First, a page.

As for the onion, it too will turn soft in the refrigerator. It will pass on its onion flavor to everything else in the fridge due to the gases that are in an onion. Onions should be kept, like potatoes, in a cool, dry area out of the sun. They also need air circulation to keep fresh, so you don’t want to keep them in a plastic bag either. Also, because both onions and potatoes give off gases as they are sitting around, you want to keep them separated or they will cause each other to go bad sooner.

That brings us to one more item that I constantly hear about keeping well away from the fridge. The banana probably gets more publicity than any of the other things as far as keeping it out of the refrigerator. The thing is this isn’t totally correct. Yes, you should always let bananas ripen on the counter at room temperature. Putting them in the fridge before they are ripe will stop the ripening process and that cannot be undone. Once ripe, however, if you aren’t going to eat them right away, put them in the refrigerator and they will last a few extra days. The peel will turn an ugly brown, but the flesh will still taste fine.

The easiest way to remember where to or how to store fruits and vegetables is to go by how they are stored when you buy them. If they are not refrigerated in the market, don’t put them in the fridge at home. We constantly hear about how a frost kills a whole fruit crop, so just imagine your refrigerator doing basically the same thing. Once cut into, yes, put them in the fridge to keep them until you finish them. Also, when you are buying potatoes or onions, pick the ones that feel solid to the touch as opposed to the softer ones and they will have a longer shelf life.

On a side note: I’m adding my other e-mail address because sometimes e-mails take a long time to open on my Chef Smitty site and I sometimes give up, so if you have any questions on any recipe giving you a hard time or want ideas for anything, you might have better luck getting me at: [email protected]. Thanks and enjoy.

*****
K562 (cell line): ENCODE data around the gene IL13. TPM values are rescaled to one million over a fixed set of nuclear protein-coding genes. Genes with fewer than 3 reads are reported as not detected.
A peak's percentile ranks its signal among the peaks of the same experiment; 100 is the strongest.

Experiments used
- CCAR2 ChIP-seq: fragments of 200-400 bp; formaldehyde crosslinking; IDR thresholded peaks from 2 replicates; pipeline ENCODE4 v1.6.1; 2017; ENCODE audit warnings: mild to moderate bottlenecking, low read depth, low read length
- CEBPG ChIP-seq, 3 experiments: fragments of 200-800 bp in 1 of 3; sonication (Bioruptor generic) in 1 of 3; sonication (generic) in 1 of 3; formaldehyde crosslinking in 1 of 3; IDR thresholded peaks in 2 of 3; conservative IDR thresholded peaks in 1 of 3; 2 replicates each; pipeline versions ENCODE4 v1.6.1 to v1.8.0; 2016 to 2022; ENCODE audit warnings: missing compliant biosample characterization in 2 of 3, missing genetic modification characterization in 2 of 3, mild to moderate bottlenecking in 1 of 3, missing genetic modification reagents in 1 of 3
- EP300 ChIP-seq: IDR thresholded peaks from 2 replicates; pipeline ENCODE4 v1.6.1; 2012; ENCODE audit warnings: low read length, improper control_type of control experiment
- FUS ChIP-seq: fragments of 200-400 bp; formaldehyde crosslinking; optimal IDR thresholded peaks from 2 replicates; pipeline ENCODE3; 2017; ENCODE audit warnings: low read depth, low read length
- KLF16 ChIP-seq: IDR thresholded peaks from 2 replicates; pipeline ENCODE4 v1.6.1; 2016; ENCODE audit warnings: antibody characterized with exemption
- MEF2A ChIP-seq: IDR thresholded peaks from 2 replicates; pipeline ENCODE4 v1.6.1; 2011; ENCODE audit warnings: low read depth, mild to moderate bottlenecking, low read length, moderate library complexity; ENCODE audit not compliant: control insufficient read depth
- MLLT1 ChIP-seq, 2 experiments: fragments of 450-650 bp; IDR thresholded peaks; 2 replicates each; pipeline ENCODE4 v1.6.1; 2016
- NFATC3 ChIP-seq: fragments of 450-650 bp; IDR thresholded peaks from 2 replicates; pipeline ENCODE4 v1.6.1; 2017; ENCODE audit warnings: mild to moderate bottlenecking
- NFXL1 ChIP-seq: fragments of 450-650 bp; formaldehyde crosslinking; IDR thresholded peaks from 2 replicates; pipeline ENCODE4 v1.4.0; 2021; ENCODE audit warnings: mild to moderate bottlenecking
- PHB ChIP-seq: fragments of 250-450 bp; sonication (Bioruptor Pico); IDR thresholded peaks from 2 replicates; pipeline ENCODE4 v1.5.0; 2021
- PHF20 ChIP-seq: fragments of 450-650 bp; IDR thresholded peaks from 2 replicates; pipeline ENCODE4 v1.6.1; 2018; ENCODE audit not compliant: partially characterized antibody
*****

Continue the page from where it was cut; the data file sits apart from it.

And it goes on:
Smitty is a personal chef specializing in dinner parties, cooking classes and special events. Trained under Master Chef Anton Flory at Top Notch Resort in Stowe, Vt., Smitty is known for his creative use of fresh ingredients. He has been a chef for PGA’s Memorial Tournament for more than 15 years and ran the main kitchen at the World Games. For more information and archived copies of Stir it Up, visit chefsmitty.com. Smitty welcomes questions and comments at [email protected], [email protected] or (530) 412-3598.

 

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Chef Smitty
Smitty is a personal chef specializing in dinner parties, cooking classes and special events. Trained under Master Chef Anton Flory at Top Notch Resort in Stowe, Vt., Smitty is known for his creative use of fresh ingredients. Smitty has been teaching skiing at Squaw Valley Alpine Meadows for more than 26 years each winter, and spends his summers working for High Sierra Waterski School since 2000. Smitty has been writing his chef column for Tahoe Weekly since 2005.